UK firms with fewer than 50 employees are typically twice as likely as larger businesses to get paid beyond the agreed terms.
Dun & Bradstreet has published an article, 'Late Payments Spark Action from UK Lawmakers', which reports that a recent findings from the Association of Chartered Certified Accountants has shown that firms with fewer than 50 employees are typically twice as likely as larger businesses to get paid beyond the agreed terms. In addition, although late payments affect all sizes of company, Bacs data suggest that SMEs may bear the brunt of poor payment practices. As of January 2015, SMEs were owed more than GBP32 billion, down from GBP39.4 billion in January 2014; on the other hand, large firms were owed less than GBP10 billion, up from GBP6.7 billion in January 2014. SMEs face an average late payment burden of GBP31,901 per year. To read D&B's news release go to
BCC: UK Businesses want to be in the EU.
In the largest private sector business survey on the issue of the UK's relationship in Europe, the BCC (British Chamber of Commerce) has advised that 55% of bosses said the most positive outcome for their business would be to operate in a reformed EU and 63% of firms believe withdrawing from the EU would have a negative impact on their business. The Survey also found that businesses are most positive about remaining in the European Union, but with specific powers transferred from Brussels back to Westminster. 55% of firms view this scenario as positive, 17% no impact, 18% don't know and 10% negative. John Longworth, BCC Director General, commented: "UK bosses continue to tell us that the best scenario for their business would be for the UK to remain in the EU, but with a new relationship." To view the BCC's news release go to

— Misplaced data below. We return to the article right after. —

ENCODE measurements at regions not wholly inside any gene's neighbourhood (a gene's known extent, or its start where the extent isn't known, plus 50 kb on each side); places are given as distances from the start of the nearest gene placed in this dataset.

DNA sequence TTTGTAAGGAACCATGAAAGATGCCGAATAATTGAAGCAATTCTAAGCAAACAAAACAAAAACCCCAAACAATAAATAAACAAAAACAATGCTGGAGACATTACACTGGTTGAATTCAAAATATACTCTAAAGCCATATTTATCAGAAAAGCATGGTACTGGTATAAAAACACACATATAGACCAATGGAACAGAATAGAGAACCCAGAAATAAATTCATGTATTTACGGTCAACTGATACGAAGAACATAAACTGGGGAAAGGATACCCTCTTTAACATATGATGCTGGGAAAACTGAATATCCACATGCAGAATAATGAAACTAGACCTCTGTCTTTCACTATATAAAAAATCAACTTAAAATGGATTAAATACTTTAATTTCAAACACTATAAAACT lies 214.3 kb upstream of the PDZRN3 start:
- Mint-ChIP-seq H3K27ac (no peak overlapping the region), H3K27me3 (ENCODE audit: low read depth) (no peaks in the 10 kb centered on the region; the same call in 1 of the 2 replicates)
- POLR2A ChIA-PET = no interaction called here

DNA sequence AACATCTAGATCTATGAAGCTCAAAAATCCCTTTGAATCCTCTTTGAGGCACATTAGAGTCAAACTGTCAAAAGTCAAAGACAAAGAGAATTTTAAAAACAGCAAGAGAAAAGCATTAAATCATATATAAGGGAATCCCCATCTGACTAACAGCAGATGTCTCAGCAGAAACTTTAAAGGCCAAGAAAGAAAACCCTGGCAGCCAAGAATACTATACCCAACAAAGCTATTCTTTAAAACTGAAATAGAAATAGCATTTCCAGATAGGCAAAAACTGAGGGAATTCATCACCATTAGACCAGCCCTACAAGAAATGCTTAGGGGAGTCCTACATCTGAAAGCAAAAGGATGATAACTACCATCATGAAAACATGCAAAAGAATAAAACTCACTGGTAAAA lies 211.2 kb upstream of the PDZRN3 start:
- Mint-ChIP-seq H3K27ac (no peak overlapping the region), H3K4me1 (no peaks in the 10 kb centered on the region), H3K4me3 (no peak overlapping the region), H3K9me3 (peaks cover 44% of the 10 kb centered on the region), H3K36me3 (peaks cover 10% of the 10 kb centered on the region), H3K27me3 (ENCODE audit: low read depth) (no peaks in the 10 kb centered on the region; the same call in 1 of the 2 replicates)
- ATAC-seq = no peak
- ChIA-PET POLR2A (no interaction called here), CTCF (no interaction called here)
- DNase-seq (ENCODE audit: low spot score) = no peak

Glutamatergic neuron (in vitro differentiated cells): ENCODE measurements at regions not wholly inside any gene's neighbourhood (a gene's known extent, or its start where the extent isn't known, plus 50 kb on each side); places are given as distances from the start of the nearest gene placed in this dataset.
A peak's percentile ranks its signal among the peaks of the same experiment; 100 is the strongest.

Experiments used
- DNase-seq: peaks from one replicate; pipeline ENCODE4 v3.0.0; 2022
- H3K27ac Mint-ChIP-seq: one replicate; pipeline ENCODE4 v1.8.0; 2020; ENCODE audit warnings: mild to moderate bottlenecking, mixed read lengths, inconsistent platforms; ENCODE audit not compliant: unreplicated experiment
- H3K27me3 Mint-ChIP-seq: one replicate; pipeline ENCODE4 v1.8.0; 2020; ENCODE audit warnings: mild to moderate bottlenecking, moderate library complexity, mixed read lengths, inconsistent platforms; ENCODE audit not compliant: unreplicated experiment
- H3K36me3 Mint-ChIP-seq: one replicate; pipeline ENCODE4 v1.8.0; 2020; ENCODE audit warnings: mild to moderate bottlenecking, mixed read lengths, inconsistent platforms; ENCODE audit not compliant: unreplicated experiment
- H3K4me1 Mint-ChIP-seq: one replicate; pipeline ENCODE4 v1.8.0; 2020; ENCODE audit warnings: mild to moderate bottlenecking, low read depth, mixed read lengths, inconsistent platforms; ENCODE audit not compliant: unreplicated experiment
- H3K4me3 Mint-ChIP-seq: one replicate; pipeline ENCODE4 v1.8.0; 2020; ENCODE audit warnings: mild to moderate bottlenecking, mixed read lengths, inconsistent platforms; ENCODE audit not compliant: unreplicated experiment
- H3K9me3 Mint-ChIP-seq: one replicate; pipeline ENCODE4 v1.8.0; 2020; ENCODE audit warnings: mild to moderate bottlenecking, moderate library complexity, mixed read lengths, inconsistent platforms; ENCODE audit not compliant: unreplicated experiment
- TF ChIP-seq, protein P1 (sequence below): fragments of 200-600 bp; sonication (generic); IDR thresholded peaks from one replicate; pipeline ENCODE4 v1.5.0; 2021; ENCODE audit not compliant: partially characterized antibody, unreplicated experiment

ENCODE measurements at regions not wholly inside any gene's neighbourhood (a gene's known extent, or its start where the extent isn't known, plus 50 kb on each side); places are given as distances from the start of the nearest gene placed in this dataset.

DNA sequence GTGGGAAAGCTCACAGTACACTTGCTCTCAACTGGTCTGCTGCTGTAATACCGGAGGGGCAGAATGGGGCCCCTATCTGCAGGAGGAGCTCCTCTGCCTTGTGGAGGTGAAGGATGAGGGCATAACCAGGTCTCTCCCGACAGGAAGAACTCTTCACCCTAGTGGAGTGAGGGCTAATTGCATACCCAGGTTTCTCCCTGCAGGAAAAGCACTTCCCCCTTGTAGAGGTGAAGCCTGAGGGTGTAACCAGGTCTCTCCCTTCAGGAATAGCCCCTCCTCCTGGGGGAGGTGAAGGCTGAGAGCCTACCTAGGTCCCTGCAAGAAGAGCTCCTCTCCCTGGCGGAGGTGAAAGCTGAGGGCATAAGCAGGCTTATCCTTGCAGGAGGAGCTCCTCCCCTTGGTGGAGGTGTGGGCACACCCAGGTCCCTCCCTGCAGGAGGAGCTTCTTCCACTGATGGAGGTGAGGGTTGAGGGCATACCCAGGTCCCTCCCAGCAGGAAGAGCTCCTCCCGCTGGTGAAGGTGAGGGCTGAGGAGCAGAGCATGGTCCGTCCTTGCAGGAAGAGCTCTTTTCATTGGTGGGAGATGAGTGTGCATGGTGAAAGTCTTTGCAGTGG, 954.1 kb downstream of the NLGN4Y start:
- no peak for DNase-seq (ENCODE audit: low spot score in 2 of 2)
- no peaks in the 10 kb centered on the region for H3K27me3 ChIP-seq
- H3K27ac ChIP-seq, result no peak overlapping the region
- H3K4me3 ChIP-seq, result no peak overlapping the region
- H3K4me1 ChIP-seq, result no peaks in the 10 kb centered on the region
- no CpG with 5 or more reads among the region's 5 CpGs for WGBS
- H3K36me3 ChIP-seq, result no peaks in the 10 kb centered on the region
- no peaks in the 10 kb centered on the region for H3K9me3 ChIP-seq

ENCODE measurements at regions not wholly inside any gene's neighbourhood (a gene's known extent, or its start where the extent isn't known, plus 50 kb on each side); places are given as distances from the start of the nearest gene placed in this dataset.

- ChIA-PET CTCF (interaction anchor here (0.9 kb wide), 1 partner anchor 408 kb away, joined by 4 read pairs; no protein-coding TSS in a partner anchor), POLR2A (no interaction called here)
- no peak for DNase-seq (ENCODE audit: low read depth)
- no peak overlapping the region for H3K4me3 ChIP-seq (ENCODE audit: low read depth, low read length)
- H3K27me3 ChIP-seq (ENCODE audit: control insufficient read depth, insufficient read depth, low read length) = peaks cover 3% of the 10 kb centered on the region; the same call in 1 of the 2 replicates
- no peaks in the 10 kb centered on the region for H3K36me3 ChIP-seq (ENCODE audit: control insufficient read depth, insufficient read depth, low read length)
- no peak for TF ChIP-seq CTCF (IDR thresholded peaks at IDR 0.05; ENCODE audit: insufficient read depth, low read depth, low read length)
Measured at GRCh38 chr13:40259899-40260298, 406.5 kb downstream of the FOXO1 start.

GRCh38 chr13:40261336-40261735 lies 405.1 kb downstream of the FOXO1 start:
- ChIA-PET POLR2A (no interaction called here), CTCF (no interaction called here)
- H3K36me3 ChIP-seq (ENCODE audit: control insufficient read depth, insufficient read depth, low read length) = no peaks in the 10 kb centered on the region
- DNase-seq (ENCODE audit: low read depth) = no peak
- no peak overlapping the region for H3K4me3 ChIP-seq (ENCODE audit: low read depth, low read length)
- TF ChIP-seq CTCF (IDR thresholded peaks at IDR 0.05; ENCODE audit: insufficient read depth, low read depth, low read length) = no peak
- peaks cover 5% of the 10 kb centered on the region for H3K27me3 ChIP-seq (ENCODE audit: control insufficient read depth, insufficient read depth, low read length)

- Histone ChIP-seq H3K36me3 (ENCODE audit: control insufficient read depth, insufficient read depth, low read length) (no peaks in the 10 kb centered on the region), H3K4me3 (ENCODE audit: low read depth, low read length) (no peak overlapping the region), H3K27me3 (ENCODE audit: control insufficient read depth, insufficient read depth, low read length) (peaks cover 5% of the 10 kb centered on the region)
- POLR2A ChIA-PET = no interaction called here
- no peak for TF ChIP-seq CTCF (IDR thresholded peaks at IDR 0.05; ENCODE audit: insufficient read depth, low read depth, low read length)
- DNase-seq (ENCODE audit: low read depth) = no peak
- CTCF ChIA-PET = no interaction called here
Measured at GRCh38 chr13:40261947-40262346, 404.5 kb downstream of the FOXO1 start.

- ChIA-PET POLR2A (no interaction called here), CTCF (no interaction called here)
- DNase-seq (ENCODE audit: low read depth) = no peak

UK growth resilient, but manufacturers under pressure.
The CBI's latest Growth Indicator shows growth in the three months to April held up at around the average pace since mid-2014 and that solid growth in the service sector compensated for a poorer performance in manufacturing. Firms again expect growth to pick up over the next three months, although optimism has continued to decline slightly since the turn of the year. Katja Hall, CBI Deputy Director-General, commented: "UK economic growth appears resilient. Our surveys and member feedback indicate prospects for 2015 as a whole remain bright, with lower oil prices and inflation boosting household spending power and helping businesses, aside from the hit taken by the North Sea oil industry." To view the CBI's news release go to